Yeah. So yesterday was not a normal day. Do you want go on a normal day. Let's do both. Let's do yesterday and a normal day.
OK, so normally I wake up at five fifteen, I get breakfast ready and I get lunch ready and usually it's already, already made muffins. I've already made homemade sábado bread or something. So get it out for the kids and I'm either in the basement or I'm outside by six o'clock because my exercise I am part of an online gym, which is a combination of body weight, weight training and hit routines. So I'll do those in the basement. But I also like to run when it's not to hold. The weather has been just really fitness lately. And I, I knew yesterday I was going to not be running, even though I would normally run on a farm on a Tuesday. But so I normally run we the school, we come back, I have a smoothie for breakfast almost every single day without fail, tons of grains, just a little bit of batteries and spinach and some protein powder for lunch. I have a really big salad. I'm really big on eating greens. Like I aim for the spinach a day and that and that's just breakfast and lunch. So between me, I'm eating a pound of produce at breakfast, a pound of produce at lunch, and then there's dinner work. I have appointments, meetings, errands. Usually during the day I try to bulk on my errands and both of my meetings so I can be productive at home. I pick my kids and as soon as we get home, it stops and it turns to homework, making sure doing their chores, getting dinner ready. It's kind of more family focused. It seems the kids are home from school. Today was just a jam packed day. So I've been experimenting with Mazetti lattes. I've been I really love my job and I usually just have it plane with water. But I was I was just in the mood for a latte, so I made my own version of a bulletproof. Tea latte was just really, really good. So I had that taking the kids to school and it was so good, I made myself a second one when I got home. But then I wasn't hungry or I was in a meeting until about two. So at two o'clock, I was like, I need to eat something for lunch. Otherwise I'm not going to make it to dinner. I'm going to make that choice is basically in the afternoon. So I had a few pieces of a new recipe that I'm working on, and it's. Whole wheat flour dough, cinnamon raisin bread with the bomb, it was so so I had that, too. And then for dinner, I had made a sheet pan, sweet potato and chickpea beautifuls.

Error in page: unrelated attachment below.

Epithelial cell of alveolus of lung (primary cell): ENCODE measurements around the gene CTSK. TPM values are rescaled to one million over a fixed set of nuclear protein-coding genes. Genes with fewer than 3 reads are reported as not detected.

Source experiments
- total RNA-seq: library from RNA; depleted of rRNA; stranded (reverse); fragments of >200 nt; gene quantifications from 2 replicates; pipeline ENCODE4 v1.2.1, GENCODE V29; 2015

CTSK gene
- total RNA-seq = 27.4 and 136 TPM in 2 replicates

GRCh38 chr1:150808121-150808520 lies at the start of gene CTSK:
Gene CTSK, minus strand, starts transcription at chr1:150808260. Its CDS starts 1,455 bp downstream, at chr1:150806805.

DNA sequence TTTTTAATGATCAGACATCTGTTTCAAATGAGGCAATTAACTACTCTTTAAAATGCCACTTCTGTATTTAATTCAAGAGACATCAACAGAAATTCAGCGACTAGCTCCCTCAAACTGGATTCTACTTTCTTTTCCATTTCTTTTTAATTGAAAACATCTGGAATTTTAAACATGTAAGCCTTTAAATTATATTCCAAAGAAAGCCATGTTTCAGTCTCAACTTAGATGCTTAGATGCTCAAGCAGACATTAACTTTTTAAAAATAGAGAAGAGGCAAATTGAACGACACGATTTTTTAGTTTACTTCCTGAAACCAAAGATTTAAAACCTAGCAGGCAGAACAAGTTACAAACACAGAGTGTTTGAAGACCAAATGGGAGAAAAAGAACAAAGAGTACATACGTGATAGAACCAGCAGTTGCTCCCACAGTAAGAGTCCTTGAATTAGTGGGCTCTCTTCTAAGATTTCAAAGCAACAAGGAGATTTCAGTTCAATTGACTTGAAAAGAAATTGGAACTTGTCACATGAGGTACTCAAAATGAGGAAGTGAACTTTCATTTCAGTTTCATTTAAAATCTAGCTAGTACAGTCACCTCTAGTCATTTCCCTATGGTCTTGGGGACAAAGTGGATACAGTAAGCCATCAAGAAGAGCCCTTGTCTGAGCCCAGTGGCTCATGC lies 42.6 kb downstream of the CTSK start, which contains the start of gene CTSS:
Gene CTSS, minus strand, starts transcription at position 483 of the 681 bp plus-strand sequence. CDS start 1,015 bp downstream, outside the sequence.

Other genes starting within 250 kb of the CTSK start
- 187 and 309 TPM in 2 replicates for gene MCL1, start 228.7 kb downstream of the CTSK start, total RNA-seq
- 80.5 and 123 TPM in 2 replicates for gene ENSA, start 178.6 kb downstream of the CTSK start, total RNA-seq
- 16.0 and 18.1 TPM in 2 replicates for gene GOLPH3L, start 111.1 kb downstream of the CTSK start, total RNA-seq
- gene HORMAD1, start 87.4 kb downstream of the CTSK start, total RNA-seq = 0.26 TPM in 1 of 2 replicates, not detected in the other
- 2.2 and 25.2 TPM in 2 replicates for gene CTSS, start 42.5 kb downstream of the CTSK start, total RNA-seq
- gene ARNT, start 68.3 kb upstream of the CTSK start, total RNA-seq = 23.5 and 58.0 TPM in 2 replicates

Well, I have a great mazetti recipe that me and Mama said, you know, Mama Zimride, she said, yes, yes. I have to add that. I'll add that into the schnitz and show a great recipe that she taught me how to do. That's very low sugar. Wonderful. Yes. Her and I made it when she came down to visit. All right. Let's jump right into the listener questions. This is from Becca in Portland.
I have a two year old and a four year old, so I'm always cleaning up messes and spills. But I hate using harsh chemicals around them. I'm looking for a natural homemade alternative to disinfect any suggestions back in Portland.
Yes. So about a year ago, I did a SIDE-BY-SIDE testing using protein swab testing strips to see if vinegar actually cleans messes. Basically, I took raw chicken smeared on my countertop, which I know is really, really gross. But I did it with a vinegar solution and then I cleaned it up with a Castile's so solution. And the vinegar did not clean up the chicken mess while the Castile's so did so. I personally love essential oils, so I have essential oil based cleaner. But if you don't want to mess with that or go with that root Castiel, soap is easy. It's affordable. The only downside is that it can leave what looks like a white residue. It just means that you need when you're done cleaning, you need to wipe off with a damp cloth. But that's totally.